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‘Dear Friends’ – Bishop Vincent’s Homily from 14 June 2020

15 June 2020
Bishop Vincent Long OFM Conv celebrating Mass at St Bernadette's Parish, Castle Hill. Image: Dennis Frketic.

 

Most Reverend Vincent Long Van Nguyen OFM Conv DD STL, Bishop of Parramatta

Homily for the Solemnity of Corpus Christi at St Bernadette’s Parish, Castle Hill

Readings: 8:2-16; 1Cor 10:16-17; John 6:51-58

14 June 2020

 

Corpus Christi 2020: Nourished and sent out to transform the world

 

Dear friends,

In the past two weeks, we have witnessed some of the most dramatic events that have profound implications for the way we view history and relate to minority groups in our society. The Black Lives Matter protests began primarily as a social justice and civil rights campaign for African Americans. It intensified following the death of George Floyd and became a global movement against racism, discrimination and brutality against Indigenous peoples.

In America and in Europe, many Confederate statues and symbols of the dark legacy of slavery have been vandalised, destroyed or removed altogether. Some of these have stood proudly as public monuments for decades but now are gone from sight. Even TV shows and films, which are considered to cross a line with their racial caricature have been taken off streaming platforms. It is nothing short of revolutionary.

The movement has triggered a collective soul searching and a consciousness raising exercise. Amid the chaos, confusion and anger in the aftermath of the Black Lives Matter protests and the pandemic, there is a silver lining of sorts: There has been a shift of consciousness as to what is considered acceptable. Not only slavery, segregation, systemic discrimination are deemed unethical but we now also expose the public symbols of that legacy. Few people who have seen the shocking images of Aboriginal men in chains can remain unmoved by the dark chapters of our nation’s history.

As fellow citizens and as people of faith, we stand in solidarity with those who struggle for truth, justice and equity. We must do well to reflect on our mission as agents for societal change, for the dignity of every person and for human flourishing, starting from the most disadvantaged and marginalised.

The feast of Corpus Christi reminds us of our call to follow the way of Jesus, who came that everyone might have a dignified life. We are called to be His body broken and His blood poured out for others. The Eucharist strengthens us and sustains us as we follow the way of Jesus in transforming lives and relationships and thus bringing about God’s plan for all humanity.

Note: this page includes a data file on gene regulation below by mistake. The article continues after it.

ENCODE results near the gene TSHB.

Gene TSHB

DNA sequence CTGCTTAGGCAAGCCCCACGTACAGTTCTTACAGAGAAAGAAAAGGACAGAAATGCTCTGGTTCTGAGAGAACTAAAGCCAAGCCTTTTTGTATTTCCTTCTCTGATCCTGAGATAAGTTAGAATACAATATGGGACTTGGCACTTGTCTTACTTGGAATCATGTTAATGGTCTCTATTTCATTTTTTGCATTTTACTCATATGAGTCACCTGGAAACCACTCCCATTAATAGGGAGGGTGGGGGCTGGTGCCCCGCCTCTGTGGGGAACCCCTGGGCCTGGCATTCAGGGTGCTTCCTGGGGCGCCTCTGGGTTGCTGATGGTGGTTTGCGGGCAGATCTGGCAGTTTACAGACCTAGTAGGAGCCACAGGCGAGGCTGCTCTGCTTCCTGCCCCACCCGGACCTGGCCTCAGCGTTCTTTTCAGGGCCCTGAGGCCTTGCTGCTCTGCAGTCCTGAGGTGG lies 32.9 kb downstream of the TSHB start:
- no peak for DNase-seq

Scriptures today speak of transformation as the ultimate goal of Christian discipleship. Moses in the book of Deuteronomy interprets for the people the meaning of their experience in the wilderness. “God humbled you,” he said “made you feel hunger and then fed you with manna… in order to make you understand that man does not live on bread alone but on God’s word.”

In other words, the exodus was a journey that was meant to transform them into God’s faithful people. It was not about physical needs satisfied or even the possession of the Promise Land. They were meant to be God’s faithful people. They were meant to form a society different to the one they had experienced in Egypt, one in which true freedom, justice and human dignity would flourish.

In the Gospel, Jesus also speaks of transformation by means of the gift of himself. He declares that he is the new manna that nourishes and gives the fullness of life. “I am the living bread come down from heaven; and the bread that I shall give is my flesh for the life of the world”. Jesus anticipates the offering of himself on the altar of the cross. Thus, Jesus links what happened in the past with what he would accomplish on Calvary. Manna in the desert foreshadows the real food of life that Jesus would give to us at the table of the Eucharist. Manna was food for the exodus from slavery; but Jesus is the food for the new exodus into complete freedom, wholeness and salvation.

To eat His flesh and to drink His blood is to participate in his life-giving death and resurrection. The Eucharist commits us to be Christ’s transforming presence in the world. For like Him, we must suffer with others, be vulnerable with the vulnerable, be last with the least and be powerless with those without power. This is not something we do alone, but as a community, in communion with Christ and with our brothers and sisters who form His body on earth. So let us become more fully what we already are: Christ’s body broken for others and His blood poured out for many. Let us embrace Jesus’ way of being the transformative force for the world, so that it may truly mirror the Kingdom of peace, justice and love for all.

Corpus Christi touches the very essence of our faith. Today, we give thanks for this gift of Christ’s body and blood. More importantly, we strive to imitate the self-giving nature of our God himself. As we celebrate and share the Eucharist, let us commit ourselves to the journey of transformation. May we grow daily into the Eucharistic Christ who reaches out to all people and leads them to the heart of God. May we model our lives on the one who came to that all have life and have it to the full.

Amen.

 

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